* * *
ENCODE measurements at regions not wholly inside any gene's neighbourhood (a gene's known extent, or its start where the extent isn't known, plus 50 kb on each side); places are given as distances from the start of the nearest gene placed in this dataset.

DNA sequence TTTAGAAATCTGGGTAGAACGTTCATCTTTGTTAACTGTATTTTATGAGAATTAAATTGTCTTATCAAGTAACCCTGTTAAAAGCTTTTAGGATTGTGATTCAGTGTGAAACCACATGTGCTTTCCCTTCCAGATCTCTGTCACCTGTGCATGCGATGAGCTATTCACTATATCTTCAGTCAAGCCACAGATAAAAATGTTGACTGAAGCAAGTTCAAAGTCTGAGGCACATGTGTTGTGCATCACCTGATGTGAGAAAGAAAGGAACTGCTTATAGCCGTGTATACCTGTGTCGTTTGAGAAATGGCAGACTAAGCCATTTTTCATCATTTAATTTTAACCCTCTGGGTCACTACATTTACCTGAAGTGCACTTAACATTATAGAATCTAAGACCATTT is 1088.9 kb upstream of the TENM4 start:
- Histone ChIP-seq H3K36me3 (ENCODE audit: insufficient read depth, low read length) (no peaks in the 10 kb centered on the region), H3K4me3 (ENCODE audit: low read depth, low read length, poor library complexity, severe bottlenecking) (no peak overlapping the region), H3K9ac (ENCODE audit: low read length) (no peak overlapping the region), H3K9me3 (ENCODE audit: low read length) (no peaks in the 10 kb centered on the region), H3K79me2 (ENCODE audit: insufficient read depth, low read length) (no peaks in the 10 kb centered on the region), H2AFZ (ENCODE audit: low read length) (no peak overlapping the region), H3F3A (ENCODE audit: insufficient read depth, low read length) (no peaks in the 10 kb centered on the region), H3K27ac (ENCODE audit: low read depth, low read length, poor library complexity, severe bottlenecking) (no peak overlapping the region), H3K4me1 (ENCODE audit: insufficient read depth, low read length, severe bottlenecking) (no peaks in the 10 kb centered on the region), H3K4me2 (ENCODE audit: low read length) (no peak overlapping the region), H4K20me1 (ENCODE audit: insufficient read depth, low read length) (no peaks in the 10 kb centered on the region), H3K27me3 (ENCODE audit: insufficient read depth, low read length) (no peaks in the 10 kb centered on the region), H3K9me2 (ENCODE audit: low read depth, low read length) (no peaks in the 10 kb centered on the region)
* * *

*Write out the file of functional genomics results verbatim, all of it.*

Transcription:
ENCODE measurements at regions not wholly inside any gene's neighbourhood (a gene's known extent, or its start where the extent isn't known, plus 50 kb on each side); places are given as distances from the start of the nearest gene placed in this dataset.

DNA sequence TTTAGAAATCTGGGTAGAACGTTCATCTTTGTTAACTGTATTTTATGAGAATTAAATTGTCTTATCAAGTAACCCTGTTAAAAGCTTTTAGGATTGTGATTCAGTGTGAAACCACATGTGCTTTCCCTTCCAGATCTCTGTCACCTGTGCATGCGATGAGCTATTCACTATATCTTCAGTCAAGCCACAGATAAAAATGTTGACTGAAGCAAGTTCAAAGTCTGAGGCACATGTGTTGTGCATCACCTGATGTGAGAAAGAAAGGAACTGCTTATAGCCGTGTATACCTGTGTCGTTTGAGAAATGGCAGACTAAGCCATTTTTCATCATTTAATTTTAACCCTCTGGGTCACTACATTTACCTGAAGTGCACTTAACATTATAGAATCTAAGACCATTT is 1088.9 kb upstream of the TENM4 start:
- Histone ChIP-seq H3K36me3 (ENCODE audit: insufficient read depth, low read length) (no peaks in the 10 kb centered on the region), H3K4me3 (ENCODE audit: low read depth, low read length, poor library complexity, severe bottlenecking) (no peak overlapping the region), H3K9ac (ENCODE audit: low read length) (no peak overlapping the region), H3K9me3 (ENCODE audit: low read length) (no peaks in the 10 kb centered on the region), H3K79me2 (ENCODE audit: insufficient read depth, low read length) (no peaks in the 10 kb centered on the region), H2AFZ (ENCODE audit: low read length) (no peak overlapping the region), H3F3A (ENCODE audit: insufficient read depth, low read length) (no peaks in the 10 kb centered on the region), H3K27ac (ENCODE audit: low read depth, low read length, poor library complexity, severe bottlenecking) (no peak overlapping the region), H3K4me1 (ENCODE audit: insufficient read depth, low read length, severe bottlenecking) (no peaks in the 10 kb centered on the region), H3K4me2 (ENCODE audit: low read length) (no peak overlapping the region), H4K20me1 (ENCODE audit: insufficient read depth, low read length) (no peaks in the 10 kb centered on the region), H3K27me3 (ENCODE audit: insufficient read depth, low read length) (no peaks in the 10 kb centered on the region), H3K9me2 (ENCODE audit: low read depth, low read length) (no peaks in the 10 kb centered on the region)